Our Shocks and Stresses

Person gardening on apartment balcony


Shocks are acute events threatening major loss of life, damage to assets and a city’s ability to function and provide basic services, particularly for poor or vulnerable populations. These shocks may be naturally occurring (such as floods and bushfires) or human-made (such as cyber attacks or building collapse).

Our prioritised shocks:

Shocks Description
Bushfires Major fires drive community safety concerns and damage to property and infrastructure. 70% of the Campbelltown Local Government Area (LGA) is classified as Bush Fire Prone Land, and significant area within and adjacent to the LGA are dense bushland that represent severe bushfire risk.
Cyber attack Cyber-attack is an emerging risk with the potential to affect everyone within the LGA and Council’s operations themselves. Serious impacts to businesses and government agencies are probable.
Disease pandemic The threat of pandemics have proven to be far-reaching for all sectors of the community. Impacts extend from health concerns, to social isolation, and financial vulnerability.
Drought and water shortages Over the coming decades Campbelltown’s water supply catchments can expect lower average rainfall and higher temperatures, which will result in less runoff and lower drinking water yields.
Extreme temperatures and heatwaves Western Sydney experiences more frequent, and more severe extreme temperatures than wider Metropolitan Sydney. These will be exacerbated by increases in extreme heat due to climate change.
Flood Heavy localised rainfall can cause local overland flooding, Metropolitan Sydney-wide rainfall can cause riverine flooding. Floods drive community safety concerns and cause damage to property and infrastructure.
High structural unemployment or underemployment The failure of Australian core financial mechanisms or institutions has the potential to seriously affect residents through rapid unemployment growth, inflation, and housing affordability.
Infrastructure failure Major failure of the primary infrastructure that we rely upon every day (e.g. transport, energy, water, telecommunications) as a result of natural or human-made occurrence.
Major natural catastrophe Events such as earthquakes, tsunamis, volcanic eruptions, geomagnetic storms that have the potential to cause localised or Metropolitan Sydney-wide damage.
Severe storms A severe storm event (wind, hail, electrical, rain) that leads to safety concerns and causes significant damage to property and infrastructure e.g. east coast lows.


Stresses are chronic (ongoing or cyclical) natural or human-made phenomenon that renders the city less able to function and provide basic services, particularly for poor or vulnerable populations (such as high unemployment or poor transport infrastructure).

Our prioritised stresses:

Stresses Description
Aging community infrastructure and facilities As the LGA’s population grows there is increased pressure on existing assets, infrastructure, and services to provide modern levels of service based on existing designs and maintenance budgets.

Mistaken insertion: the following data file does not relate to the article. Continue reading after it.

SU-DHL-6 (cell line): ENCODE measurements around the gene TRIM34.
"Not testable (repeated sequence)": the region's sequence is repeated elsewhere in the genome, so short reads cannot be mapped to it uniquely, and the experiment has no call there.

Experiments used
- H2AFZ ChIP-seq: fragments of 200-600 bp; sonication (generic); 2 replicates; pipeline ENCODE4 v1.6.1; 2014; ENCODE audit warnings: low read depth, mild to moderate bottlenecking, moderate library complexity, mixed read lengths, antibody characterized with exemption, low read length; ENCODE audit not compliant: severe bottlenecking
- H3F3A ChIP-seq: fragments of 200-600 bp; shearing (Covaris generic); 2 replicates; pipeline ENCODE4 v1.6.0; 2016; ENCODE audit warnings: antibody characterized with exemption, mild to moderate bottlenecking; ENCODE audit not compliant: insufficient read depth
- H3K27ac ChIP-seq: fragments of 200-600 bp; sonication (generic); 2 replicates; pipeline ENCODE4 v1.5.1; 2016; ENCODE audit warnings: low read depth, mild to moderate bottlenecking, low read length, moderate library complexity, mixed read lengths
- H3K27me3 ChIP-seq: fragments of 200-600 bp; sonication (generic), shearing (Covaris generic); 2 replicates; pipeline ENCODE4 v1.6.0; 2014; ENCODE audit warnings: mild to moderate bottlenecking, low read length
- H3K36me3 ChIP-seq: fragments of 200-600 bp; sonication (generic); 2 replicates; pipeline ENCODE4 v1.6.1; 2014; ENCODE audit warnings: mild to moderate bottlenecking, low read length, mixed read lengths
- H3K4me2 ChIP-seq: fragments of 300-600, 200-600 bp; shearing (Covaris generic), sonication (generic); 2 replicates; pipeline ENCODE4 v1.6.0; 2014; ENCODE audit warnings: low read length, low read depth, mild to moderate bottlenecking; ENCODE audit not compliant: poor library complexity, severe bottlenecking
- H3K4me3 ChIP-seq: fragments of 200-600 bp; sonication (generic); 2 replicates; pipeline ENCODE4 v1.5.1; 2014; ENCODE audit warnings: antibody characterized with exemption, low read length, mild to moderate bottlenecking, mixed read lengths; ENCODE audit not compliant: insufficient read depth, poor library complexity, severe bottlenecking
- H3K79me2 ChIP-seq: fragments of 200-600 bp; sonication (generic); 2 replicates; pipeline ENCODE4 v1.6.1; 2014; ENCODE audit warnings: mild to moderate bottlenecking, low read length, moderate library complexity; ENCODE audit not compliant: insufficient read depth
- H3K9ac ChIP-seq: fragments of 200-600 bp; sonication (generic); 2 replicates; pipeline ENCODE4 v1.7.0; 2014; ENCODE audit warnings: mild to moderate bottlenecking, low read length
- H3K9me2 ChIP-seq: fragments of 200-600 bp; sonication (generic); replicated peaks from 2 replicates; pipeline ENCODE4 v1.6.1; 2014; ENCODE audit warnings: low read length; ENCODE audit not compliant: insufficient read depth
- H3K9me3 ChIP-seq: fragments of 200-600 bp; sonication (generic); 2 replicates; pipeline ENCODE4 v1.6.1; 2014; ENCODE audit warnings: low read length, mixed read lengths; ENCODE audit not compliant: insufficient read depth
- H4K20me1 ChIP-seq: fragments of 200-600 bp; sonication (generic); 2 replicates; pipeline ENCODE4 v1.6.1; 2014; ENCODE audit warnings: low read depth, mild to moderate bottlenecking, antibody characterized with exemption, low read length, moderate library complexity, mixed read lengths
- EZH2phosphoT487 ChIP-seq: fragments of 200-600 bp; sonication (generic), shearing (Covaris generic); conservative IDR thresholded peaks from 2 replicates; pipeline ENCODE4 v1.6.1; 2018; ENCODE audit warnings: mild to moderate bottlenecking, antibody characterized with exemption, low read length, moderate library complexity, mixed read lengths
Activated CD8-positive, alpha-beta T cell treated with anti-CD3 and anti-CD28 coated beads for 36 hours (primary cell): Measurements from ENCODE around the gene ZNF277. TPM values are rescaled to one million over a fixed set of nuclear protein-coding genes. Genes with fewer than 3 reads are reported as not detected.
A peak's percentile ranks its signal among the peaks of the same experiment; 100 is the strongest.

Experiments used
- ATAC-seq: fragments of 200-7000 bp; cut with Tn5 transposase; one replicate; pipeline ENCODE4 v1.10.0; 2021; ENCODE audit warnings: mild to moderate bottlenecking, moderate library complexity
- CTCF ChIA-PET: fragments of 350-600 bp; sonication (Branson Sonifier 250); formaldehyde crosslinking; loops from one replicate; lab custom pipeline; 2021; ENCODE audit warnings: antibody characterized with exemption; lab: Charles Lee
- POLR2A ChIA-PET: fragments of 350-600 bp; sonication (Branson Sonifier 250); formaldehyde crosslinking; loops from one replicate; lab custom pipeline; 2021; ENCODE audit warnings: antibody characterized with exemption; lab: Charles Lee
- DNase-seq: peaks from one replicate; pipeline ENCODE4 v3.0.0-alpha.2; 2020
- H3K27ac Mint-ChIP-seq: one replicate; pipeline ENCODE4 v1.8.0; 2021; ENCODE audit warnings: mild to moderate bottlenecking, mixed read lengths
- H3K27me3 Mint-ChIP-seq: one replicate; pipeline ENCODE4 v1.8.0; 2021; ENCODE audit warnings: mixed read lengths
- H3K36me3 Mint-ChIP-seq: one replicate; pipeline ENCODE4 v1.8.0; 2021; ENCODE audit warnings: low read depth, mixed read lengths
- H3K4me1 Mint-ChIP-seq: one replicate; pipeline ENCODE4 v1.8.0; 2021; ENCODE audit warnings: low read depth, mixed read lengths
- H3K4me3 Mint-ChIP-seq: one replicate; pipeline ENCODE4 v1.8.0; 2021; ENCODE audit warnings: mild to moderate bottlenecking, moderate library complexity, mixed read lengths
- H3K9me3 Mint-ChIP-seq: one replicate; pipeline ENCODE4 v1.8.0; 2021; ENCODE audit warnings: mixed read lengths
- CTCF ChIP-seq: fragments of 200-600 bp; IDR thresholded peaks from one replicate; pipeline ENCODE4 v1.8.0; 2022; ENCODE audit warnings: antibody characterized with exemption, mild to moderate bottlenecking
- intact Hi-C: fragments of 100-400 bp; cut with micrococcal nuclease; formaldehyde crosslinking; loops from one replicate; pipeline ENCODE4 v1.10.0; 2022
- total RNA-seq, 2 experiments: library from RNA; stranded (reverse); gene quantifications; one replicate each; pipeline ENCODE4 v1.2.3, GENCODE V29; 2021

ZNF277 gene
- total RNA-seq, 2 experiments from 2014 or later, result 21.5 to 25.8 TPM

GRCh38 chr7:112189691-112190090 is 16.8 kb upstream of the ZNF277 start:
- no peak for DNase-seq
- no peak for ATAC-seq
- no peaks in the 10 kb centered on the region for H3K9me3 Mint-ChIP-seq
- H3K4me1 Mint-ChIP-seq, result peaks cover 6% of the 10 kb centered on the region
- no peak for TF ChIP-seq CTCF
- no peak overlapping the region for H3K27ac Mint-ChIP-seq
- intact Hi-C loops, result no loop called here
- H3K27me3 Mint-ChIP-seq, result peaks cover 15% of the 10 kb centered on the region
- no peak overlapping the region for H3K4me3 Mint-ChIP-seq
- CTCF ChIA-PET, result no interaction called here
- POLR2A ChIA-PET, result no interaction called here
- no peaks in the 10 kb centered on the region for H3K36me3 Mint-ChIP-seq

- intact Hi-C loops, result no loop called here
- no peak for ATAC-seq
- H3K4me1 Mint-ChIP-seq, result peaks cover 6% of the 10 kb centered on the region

Family violence, drug and alcohol abuse A continued increase in reporting domestic and family violence is seen by police and other community agencies over the past decade, with a particular sharp increase during the COVID-19 pandemic.
Food security Inadequate access to food is occurring more frequently for many within the LGA. Community members most vulnerable are those experiencing homelessness, the unemployed, single parent households, and low-income earners.
Homelessness The number of people living in crisis accommodation, rough sleeping or living in temporary housing is increasing.
Housing affordability Housing affordability is an emerging but significant stress for both renters and owner-occupiers as housing prices rapidly grow, coupled with an increasing cost of living.
Increasing average temperatures The LGA currently experiences an average of ten days above 35°C per year and hot days and heatwaves are expected to increase in both frequency and intensity for all climate change scenarios.
Increasing congestion for commuter travel There is inequitable access to multimodal transport options across Sydney, with least access available across the west and southwest. This is especially problematic for people who access jobs outside of the LGA.
Increasing densification of development Campbelltown is experiencing a rapid growth both the number of new developments and the redevelopment of existing lots to increase in the number of dwellings.
Increasing social isolation Social isolation relates to community members that have minimal contact with others which can be harmful to mental and physical health.
Increasing vulnerable populations Vulnerable and disadvantaged populations are more likely to be affected by shocks and stresses, as these factors increase so do the number of vulnerable groups.